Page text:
We’ve barely scratched the surface of the lies here. So how exactly do the media cover an inveterate pathological liar who will say anything to anyone — including exploiting the tragic deaths of his wife, 13-month-old child, and son, as well as pandering to perceived racists — that he thinks will further his political career?

Biden, Storyteller in Chief, Spins Yarns That Often Unravel” was the headline in The New York Times last fall. While one might be tempted to offer a crumb of credit for broaching the topic at all, the whole article belongs in some kind of pantheon for euphemisms and damage control: “President Biden has embraced storytelling as a way of connecting with his audience, but his folksiness can veer into a personal folklore.”

The selective experts quoted in the article don’t much help matters. “He obviously has this tendency, where he’s a good and decent man who in politics has felt like he could stretch the truth up to a point just like virtually every president has done,” Eric Alterman, author of Lying in State: Why Presidents Lie — and Why Trump Is Worse and a professor at CUNY, told the Times. “With Biden, people have decided these are not the kind of lies that matter. … These are the kinds of lies that people’s grandfathers tell.” It would have been nice if the Times clarified that Alterman was a longtime columnist for lefty magazines such as Mother Jones and The Nation and not some dispassionate academic. Regardless, Biden’s damnable lies are far worse than grampy whiling away time on the porch spinning the yarns that make up the colorful tapestry of his personal folklore. And they date back decades, long before age and senility were ever excuses.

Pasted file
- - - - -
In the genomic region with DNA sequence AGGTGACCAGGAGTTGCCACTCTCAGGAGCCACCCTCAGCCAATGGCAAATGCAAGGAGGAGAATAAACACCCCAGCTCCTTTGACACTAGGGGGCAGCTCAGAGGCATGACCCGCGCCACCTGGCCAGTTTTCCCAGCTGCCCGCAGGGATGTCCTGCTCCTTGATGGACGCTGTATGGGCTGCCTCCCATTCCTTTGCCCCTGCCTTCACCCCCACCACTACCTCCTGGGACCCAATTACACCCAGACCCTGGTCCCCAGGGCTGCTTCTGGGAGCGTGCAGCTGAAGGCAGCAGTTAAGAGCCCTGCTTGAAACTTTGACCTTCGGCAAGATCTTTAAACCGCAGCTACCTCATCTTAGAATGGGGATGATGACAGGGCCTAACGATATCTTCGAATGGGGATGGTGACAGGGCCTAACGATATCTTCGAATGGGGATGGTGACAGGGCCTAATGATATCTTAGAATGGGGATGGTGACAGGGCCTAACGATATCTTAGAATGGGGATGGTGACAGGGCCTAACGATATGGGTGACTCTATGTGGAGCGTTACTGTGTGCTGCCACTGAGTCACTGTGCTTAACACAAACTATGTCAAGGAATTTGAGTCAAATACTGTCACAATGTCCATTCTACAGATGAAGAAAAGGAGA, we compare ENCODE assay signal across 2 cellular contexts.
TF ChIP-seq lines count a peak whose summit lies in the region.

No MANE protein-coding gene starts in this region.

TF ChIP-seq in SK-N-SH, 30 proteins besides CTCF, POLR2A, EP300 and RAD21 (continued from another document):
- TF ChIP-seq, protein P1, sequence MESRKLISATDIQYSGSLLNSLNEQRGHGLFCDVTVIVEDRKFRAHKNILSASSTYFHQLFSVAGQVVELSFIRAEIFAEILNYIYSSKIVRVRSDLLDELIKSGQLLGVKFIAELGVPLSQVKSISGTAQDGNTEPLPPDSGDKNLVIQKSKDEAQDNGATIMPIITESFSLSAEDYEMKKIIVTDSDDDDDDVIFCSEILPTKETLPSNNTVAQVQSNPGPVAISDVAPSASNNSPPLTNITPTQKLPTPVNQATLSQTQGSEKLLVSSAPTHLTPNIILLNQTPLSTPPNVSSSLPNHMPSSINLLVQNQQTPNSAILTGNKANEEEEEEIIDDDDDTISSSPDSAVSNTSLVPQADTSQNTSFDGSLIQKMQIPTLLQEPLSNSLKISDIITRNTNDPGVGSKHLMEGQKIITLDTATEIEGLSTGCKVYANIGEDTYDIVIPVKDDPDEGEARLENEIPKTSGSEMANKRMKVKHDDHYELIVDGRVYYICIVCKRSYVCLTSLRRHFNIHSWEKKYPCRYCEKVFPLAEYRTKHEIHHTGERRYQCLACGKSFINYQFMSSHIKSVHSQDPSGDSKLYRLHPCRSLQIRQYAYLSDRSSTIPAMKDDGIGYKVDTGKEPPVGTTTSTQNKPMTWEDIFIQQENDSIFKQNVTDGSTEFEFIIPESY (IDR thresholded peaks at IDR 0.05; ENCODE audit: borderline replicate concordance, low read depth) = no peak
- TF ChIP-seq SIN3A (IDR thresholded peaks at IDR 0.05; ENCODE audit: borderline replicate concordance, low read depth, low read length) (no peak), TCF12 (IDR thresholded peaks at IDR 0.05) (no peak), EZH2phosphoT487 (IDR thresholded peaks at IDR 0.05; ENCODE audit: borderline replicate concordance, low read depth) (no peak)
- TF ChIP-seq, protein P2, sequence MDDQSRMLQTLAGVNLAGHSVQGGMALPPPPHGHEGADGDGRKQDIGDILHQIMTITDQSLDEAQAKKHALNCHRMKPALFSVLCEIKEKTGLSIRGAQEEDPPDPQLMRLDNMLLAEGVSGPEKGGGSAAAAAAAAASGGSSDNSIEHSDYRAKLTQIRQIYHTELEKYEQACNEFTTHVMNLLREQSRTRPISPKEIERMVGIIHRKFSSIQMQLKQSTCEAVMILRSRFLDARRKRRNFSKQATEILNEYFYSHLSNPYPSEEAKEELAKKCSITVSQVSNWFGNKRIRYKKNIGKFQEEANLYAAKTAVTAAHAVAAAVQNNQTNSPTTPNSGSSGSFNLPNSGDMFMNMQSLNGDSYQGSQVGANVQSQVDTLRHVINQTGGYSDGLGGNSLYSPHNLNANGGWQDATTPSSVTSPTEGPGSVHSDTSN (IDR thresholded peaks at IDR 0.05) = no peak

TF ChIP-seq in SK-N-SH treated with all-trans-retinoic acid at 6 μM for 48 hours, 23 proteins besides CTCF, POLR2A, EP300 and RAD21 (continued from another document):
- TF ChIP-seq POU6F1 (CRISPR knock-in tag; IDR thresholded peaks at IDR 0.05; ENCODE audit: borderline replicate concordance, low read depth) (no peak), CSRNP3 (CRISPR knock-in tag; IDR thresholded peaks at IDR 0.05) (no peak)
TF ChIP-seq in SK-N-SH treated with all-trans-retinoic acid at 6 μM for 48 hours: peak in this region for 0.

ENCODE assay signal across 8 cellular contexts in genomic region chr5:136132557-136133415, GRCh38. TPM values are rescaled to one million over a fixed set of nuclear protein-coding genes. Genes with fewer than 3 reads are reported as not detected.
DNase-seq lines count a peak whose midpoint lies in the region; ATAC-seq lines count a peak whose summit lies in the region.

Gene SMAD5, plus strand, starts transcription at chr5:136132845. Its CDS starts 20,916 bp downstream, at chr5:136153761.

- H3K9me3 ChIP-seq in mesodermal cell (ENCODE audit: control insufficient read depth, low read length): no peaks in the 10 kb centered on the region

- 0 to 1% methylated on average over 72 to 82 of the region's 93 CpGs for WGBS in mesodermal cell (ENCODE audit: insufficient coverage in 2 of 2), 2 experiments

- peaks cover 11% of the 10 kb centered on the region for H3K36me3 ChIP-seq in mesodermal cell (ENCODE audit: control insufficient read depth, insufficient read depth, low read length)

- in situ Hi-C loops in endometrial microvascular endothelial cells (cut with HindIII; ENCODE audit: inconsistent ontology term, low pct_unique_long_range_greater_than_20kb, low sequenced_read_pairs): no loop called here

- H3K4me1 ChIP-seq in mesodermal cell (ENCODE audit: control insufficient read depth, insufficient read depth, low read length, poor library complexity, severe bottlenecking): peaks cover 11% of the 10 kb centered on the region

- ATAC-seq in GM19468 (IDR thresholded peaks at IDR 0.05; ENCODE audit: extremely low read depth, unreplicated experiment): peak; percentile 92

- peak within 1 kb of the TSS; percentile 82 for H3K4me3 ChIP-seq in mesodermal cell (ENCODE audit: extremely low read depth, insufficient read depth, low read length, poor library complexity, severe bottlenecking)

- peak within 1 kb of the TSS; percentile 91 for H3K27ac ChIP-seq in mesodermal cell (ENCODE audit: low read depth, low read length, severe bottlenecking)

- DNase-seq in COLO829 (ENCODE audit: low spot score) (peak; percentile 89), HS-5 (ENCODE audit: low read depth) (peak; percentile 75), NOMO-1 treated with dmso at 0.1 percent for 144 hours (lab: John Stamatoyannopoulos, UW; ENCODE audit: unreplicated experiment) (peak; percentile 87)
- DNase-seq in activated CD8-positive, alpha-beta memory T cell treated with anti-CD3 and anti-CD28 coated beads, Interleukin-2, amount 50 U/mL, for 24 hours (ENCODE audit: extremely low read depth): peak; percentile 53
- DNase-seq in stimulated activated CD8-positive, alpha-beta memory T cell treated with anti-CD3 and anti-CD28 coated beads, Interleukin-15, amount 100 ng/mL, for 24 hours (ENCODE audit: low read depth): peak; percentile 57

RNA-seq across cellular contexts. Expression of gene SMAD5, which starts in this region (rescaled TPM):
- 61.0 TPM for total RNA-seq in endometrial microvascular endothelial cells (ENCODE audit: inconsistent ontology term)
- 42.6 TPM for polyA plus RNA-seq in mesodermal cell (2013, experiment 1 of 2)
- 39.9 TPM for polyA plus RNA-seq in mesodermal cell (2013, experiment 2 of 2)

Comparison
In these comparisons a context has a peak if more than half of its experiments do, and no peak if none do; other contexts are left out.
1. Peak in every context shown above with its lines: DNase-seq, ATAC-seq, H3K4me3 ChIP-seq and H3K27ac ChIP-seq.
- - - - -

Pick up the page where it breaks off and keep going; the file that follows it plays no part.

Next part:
Ultimately, it’s hard to tell whether voters have decided Biden’s lies don’t matter when so many people are working to obscure them. But heading into 2024, it does provide a simple litmus test for who to take seriously. Shouting “What about Trump?” is not an acceptable way to avoid acknowledging the obvious extent of Biden’s corruption and his rank dishonesty about it. And anyone who is unwilling to plainly state that Biden’s a particularly troubling liar is someone who is putting politics over facts, and they cannot be trusted.